This is a short tutorial on the state monad. Emphasis is placed on intuition. The types have been simplified to protect the innocent.

Another longer walkthrough of the state monad can be found in the wiki book section Understanding monads/State.

# Foundations

## Primitives

```runState (return 'X') 1
```

('X',1)

`return` set the result value but leave the state unchanged. Comments:

```   return 'X' :: State Int Char
runState (return 'X') :: Int -> (Char, Int)
initial state = 1 :: Int
final value = 'X' :: Char
final state = 1 :: Int
result = ('X', 1) :: (Char, Int)
```

```runState get 1
```

(1,1)

`get` set the result value to the state and leave the state unchanged. Comments:

```   get :: State Int Int
runState get :: Int -> (Int, Int)
initial state = 1 :: Int
final value = 1 :: Int
final state = 1 :: Int
```

```runState (put 5) 1
```

((),5)

`put` set the result value to () and set the state value. Comments:

```   put 5 :: State Int ()
runState (put 5) :: Int -> ((),Int)
initial state = 1 :: Int
final value = () :: ()
final state = 5 :: Int
```

## Combinations

Because (State s) forms a monad, values can be combined with (>>=) or do{}.

```runState (do { put 5; return 'X' }) 1
```

('X',5)

```   do { put 5; return 'X' } :: State Int Char
runState (do { put 5; return 'X' }) :: Int -> (Char,Int)
initial state = 1 :: Int
final value = 'X' :: Char
final state = 5 :: Int
```

```postincrement = do { x <- get; put (x+1); return x }
runState postincrement 1
```

(1,2)

```predecrement = do { x <- get; put (x-1); get }
runState predecrement 1
```

(0,0)

## Other Functions

```runState (modify (+1)) 1
```

((),2)

```runState (gets (+1)) 1
```

(2,1)

```evalState (gets (+1)) 1
```

2

```execState (gets (+1)) 1
```

1

# Implementation

At its heart, a value of type (State s a) is a function from initial state s to final value a and final state s: (a,s). These are usually wrapped, but shown here unwrapped for simplicity.

Return leaves the state unchanged and sets the result:

```-- ie: (return 5) 1 -> (5,1)
return :: a -> State s a
return x s = (x,s)
```

Get leaves state unchanged and sets the result to the state:

```-- ie:  get 1 -> (1,1)
get :: State s s
get s = (s,s)
```

Put sets the result to () and sets the state:

```-- ie: (put 5) 1 -> ((),5)
put :: s -> State s ()
put x s = ((),x)
```

The helpers are simple variations of these primitives:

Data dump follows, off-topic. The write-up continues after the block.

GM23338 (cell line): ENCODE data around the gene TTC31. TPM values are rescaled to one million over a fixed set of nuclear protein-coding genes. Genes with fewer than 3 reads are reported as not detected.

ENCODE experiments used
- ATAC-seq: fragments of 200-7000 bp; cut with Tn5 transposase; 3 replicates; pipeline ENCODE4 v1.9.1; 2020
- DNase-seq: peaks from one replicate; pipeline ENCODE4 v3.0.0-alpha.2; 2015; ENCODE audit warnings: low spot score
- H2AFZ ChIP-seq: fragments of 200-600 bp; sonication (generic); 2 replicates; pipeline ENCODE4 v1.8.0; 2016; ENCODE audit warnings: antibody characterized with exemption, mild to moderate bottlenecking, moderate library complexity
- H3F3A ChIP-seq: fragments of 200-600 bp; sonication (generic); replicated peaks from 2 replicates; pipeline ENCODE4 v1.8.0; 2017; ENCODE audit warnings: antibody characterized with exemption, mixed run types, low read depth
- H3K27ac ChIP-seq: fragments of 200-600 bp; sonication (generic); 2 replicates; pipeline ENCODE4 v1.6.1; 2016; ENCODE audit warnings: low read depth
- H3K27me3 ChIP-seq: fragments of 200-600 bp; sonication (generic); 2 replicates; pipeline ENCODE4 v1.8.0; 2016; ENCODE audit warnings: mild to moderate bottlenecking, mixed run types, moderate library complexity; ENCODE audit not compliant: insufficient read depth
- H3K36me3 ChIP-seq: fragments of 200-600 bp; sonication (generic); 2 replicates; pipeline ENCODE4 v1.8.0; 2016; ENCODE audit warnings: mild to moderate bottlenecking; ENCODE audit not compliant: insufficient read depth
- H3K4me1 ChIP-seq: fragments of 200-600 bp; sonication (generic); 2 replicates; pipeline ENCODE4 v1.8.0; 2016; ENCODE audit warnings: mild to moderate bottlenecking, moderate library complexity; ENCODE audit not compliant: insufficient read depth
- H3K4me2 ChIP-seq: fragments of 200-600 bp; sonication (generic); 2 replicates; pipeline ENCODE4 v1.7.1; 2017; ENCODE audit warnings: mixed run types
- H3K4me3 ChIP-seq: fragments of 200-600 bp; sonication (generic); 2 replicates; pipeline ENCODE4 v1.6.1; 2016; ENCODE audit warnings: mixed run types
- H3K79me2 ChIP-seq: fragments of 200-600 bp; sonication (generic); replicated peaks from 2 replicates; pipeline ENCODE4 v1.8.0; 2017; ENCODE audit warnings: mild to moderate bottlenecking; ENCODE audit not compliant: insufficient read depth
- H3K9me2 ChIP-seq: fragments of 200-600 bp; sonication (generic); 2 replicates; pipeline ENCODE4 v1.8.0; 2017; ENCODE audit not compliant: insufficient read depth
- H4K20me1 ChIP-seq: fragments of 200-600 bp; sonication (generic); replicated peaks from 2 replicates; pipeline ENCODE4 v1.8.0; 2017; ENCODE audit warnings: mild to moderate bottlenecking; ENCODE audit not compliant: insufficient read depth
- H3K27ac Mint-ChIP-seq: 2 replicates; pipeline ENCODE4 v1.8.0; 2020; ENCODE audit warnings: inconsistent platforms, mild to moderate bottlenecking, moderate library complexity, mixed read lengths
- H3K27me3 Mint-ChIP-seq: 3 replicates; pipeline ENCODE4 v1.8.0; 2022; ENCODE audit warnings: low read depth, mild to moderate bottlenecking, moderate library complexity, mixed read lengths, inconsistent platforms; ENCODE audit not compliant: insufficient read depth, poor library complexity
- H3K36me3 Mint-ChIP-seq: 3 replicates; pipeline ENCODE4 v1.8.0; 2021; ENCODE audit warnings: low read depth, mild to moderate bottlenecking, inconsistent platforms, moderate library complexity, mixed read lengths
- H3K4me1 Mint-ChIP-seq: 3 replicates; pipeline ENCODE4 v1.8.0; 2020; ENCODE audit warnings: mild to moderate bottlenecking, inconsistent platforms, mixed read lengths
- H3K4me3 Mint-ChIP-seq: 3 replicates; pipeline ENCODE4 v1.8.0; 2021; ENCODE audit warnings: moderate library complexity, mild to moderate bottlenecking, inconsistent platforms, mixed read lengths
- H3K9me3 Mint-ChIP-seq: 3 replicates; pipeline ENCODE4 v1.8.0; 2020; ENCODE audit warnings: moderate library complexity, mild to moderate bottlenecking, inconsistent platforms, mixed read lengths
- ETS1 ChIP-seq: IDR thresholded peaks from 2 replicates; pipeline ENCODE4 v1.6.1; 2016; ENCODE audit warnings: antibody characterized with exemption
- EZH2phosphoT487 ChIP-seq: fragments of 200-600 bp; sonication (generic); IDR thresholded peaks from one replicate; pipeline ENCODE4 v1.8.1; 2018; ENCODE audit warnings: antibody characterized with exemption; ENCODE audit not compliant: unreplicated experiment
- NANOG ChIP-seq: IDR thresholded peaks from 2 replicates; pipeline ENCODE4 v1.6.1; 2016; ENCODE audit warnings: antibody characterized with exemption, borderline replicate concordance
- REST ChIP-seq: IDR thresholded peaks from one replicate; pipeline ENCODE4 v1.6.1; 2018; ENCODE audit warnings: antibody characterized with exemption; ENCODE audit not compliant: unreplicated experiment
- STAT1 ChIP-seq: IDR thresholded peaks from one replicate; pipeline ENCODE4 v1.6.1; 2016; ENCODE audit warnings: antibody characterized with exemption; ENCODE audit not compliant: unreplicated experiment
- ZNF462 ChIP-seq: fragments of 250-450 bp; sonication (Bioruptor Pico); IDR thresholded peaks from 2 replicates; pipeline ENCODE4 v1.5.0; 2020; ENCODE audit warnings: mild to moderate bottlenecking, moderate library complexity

```modify :: (s -> s) -> State s ()
modify f = do { x <- get; put (f x) }

gets :: (s -> a) -> State s a
gets f = do { x <- get; return (f x) }
```

EvalState and execState just select one of the two values returned by runState. EvalState returns the final result while execState returns the final state:

```evalState :: State s a -> s -> a
evalState act = fst . runState act

execState :: State s a -> s -> s
execState act = snd . runState act
```

Combining two states is the trickiest bit in the whole scheme. To combine do { x <- act1; fact2 x } we need a function which takes an initial state, runs act1 to get an intermediate result and state, feeds the intermediate result to fact2 and then runs that action with the intermediate state to get a final result and a final state:

```(>>=) :: State s a -> (a -> State s b) -> State s b
(act1 >>= fact2) s = runState act2 is
where (iv,is) = runState act1 s
act2 = fact2 iv
```

# Complete and Concrete Example 1

Simple example that demonstrates the use of the standard Control.Monad.State monad. It's a simple string parsing algorithm.

```module StateGame where

-- Example use of State monad
-- Passes a string of dictionary {a,b,c}
-- Game is to produce a number from the string.
-- By default the game is off, a C toggles the
-- game on and off. A 'a' gives +1 and a b gives -1.
-- E.g
-- 'ab'    = 0
-- 'ca'    = 1
-- 'cabca' = 0
-- State = game is on or off & current score
--       = (Bool, Int)

type GameValue = Int
type GameState = (Bool, Int)

playGame :: String -> State GameState GameValue
playGame []     = do
(_, score) <- get
return score

playGame (x:xs) = do
(on, score) <- get
case x of
'a' | on -> put (on, score + 1)
'b' | on -> put (on, score - 1)
'c'      -> put (not on, score)
_        -> put (on, score)
playGame xs

startState = (False, 0)

main = print \$ evalState (playGame "abcaaacbbcabbab") startState
```

# Complete and Concrete Example 2

```-- a concrete and simple example of using the State monad

-- non monadic version of a very simple state example
-- the State is an integer.
-- the value will always be the negative of the state

type MyState = Int

valFromState :: MyState -> Int
valFromState s = -s
nextState :: MyState->MyState
nextState x = 1+x

-- this is it, the State transformation.  Add 1 to the state, return -1*the state as the computed value.
getNext  = state  (\st -> let st' = nextState(st) in (valFromState(st'),st') )

-- advance the state three times.
inc3 =  getNext >>= \x ->
getNext >>= \y ->
getNext >>= \z ->
return z

-- advance the state three times with do sugar
inc3Sugared = do x <- getNext
y <- getNext
z <- getNext
return z

-- advance the state three times without inspecting computed values
inc3DiscardedValues =    getNext >> getNext >> getNext

-- advance the state three times without inspecting computed values with do sugar
getNext
getNext
getNext

-- advance state 3 times, compute the square of the state
inc3AlternateResult = do  getNext
getNext
getNext
s<-get
return (s*s)

-- advance state 3 times, ignoring computed value, and then once more